I couldn’t get to sleep last night, so instead I did a quick pass through the new apps on the AppStore to see what exciting applications (or tip calculators) were now available. I noticed that “Pull My Finger” is now available, which, errr, makes noises. Whoopee, I thought! Just what I’ve been waiting for. Funny, though, I’m sure that was rejected by Apple not so long ago. Wonder if they’re having a change of fart, I mean heart?
Sure enough, a bit of digging showed that there are now several flatulent applications on the AppStore, all uploaded around 12-14th December. Seems like Apple may be loosening up…
I just found another interesting article out there in the World Wild Web, over at Daring Fireball. Apparently, Google started publicizing the voice search feature some time before it actually reached the AppStore. The critical phrase in the NYTimes article is
“…Users of the free application, which Apple is expected to make available as soon as Friday through its iTunes store…”
which suggests, in Daring Fireball’s analysis, that Google may have have pressured Apple to accept their application even though it violated the SDK agreement. Continue reading
Google recently admitted to breaking the AppStore rules in their iPhone application, which fuelled a growing wave of resentment, prompted by the belief that Google were abusing their position as industry leaders to gain a competitive advantage in the market. The critics claim that a similar application submitted by anyone else would be rejected by Apple and never make it to the AppStore. Why should there be one law for Google, and another for the plebian masses? Shouldn’t the Google application be pulled from the AppStore until they abide by the rules, as others have been? Continue reading
Donald Knuth, famously, does not have an email account. Instead, he replies to correspondence (by snail mail) about once every three months. I’m starting to appreciate his motivation. Now obviously, Donald isn’t in the business of selling, and his needs are slightly different to mine. But do I need to check my email so often?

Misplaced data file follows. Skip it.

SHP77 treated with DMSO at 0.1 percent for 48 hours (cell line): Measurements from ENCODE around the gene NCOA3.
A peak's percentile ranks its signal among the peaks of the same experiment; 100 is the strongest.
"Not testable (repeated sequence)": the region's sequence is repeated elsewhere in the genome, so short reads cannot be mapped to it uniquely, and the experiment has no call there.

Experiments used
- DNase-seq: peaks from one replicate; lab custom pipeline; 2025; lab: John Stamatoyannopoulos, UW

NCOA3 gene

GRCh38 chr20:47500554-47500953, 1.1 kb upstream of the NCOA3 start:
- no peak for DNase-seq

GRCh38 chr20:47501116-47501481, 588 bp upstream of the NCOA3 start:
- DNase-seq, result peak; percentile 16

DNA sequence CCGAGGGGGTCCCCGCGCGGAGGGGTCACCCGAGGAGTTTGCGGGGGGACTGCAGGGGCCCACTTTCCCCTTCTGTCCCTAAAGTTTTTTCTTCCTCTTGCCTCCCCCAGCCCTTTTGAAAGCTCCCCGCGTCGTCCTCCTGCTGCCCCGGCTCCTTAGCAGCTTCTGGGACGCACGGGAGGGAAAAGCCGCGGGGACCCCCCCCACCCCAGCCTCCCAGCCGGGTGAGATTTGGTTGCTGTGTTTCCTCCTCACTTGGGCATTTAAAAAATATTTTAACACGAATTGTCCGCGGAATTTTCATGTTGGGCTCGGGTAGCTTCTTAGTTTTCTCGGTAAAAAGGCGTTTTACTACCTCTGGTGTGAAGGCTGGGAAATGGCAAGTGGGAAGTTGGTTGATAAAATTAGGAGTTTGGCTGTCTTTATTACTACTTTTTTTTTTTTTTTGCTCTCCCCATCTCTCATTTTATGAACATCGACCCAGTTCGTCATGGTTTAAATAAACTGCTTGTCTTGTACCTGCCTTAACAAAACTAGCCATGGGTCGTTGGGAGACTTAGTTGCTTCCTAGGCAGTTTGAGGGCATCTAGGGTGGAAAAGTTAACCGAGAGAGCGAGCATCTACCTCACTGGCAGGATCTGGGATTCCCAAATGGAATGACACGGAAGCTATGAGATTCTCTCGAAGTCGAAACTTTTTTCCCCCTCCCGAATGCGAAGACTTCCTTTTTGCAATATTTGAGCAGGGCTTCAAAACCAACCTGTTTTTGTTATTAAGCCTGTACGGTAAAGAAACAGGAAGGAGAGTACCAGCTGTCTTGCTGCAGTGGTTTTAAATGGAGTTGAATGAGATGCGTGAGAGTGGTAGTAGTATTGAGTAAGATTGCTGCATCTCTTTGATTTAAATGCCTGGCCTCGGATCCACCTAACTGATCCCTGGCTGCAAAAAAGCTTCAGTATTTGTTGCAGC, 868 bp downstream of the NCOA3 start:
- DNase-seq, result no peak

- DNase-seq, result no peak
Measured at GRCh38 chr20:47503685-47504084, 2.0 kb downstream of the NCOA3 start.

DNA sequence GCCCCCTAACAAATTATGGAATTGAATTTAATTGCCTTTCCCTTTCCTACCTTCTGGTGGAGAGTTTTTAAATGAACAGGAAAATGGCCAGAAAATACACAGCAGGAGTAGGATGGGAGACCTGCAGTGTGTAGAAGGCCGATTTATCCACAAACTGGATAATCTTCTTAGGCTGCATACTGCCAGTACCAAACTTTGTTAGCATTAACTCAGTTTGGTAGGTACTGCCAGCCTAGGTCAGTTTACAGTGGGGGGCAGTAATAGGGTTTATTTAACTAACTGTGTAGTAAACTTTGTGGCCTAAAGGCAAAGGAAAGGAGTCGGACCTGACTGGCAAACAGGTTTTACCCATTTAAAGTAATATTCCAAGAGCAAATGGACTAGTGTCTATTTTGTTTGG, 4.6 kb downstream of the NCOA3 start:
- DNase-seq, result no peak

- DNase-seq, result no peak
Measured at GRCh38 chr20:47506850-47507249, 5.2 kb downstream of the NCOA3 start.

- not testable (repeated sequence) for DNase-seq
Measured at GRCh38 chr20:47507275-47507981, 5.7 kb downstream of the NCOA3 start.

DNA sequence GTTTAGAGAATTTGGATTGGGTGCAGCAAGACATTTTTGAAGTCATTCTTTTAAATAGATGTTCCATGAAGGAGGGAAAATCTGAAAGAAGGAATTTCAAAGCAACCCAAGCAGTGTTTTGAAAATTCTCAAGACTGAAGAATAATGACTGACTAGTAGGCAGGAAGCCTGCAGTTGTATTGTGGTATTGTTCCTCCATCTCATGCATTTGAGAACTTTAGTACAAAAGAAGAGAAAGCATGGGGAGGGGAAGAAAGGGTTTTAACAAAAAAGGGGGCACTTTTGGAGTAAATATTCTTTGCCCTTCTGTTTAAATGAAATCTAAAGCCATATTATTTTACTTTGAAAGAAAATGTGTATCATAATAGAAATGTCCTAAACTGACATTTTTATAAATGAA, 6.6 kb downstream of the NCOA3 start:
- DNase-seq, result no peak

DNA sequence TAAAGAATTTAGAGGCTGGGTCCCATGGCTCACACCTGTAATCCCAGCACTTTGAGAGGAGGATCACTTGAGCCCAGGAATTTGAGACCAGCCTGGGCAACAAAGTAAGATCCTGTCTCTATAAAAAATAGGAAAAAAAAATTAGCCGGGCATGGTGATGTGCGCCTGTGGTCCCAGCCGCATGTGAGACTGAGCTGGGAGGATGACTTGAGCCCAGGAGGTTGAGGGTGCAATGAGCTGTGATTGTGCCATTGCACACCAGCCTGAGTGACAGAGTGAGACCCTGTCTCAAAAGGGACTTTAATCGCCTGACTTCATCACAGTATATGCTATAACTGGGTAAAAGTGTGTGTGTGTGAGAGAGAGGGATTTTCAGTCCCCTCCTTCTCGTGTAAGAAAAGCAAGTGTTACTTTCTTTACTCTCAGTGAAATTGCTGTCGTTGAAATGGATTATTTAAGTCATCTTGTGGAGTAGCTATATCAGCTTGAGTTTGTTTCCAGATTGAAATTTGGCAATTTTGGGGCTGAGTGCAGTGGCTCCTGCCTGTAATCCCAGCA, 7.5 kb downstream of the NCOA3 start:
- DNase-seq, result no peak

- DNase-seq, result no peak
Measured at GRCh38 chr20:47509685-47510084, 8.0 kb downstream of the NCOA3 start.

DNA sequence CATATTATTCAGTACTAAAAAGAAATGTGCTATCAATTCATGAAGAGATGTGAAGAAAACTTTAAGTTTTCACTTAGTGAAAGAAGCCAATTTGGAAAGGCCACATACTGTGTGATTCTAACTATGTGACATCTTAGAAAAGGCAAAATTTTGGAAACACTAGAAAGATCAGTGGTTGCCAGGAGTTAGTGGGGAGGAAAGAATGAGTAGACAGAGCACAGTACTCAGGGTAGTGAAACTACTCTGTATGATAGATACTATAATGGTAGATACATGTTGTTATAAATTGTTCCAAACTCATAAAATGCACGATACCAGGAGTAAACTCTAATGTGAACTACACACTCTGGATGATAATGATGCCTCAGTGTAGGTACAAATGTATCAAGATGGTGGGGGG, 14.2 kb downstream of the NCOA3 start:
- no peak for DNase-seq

One of the first things I do when I get a new phone is to get it hooked up to my IMAP account. On my iPhone, this is a trivial process – and checking my email is even easier. The result is that I end up compulsively checking it whenever I’m walking along. This morning, I suddenly realised that I didn’t need to check it, that any email I had received was highly unlikely be so urgent that it required reading Right Now yet not urgent enough to warrant phoning me. So I left my phone in my pocket, carried on walking, and enjoyed the view, with my right hand twitching towards my phone every so often.
Replying to email on an iPhone is a pain anyway. I rarely use it to send or reply – if I get an interesting message, I’ll almost certainly read it again later on my desktop, and reply from there. The device, unlike the aptly named Crackberry, is simply not optimised for it. If you never get a chance to sit down at your desk and process your email queue, then sure, you need a good mobile email client – i.e. a Blackberry. The iPhone is a great all-purpose device which meets my needs; that is getting information on the move, and demonstrating smart applications to clients. I don’t need to check my email every five seconds when I’m on the move – and from now on I won’t.
Seth Godin wrote a similarly minded article today called “The High Cost of Now” – worth a look.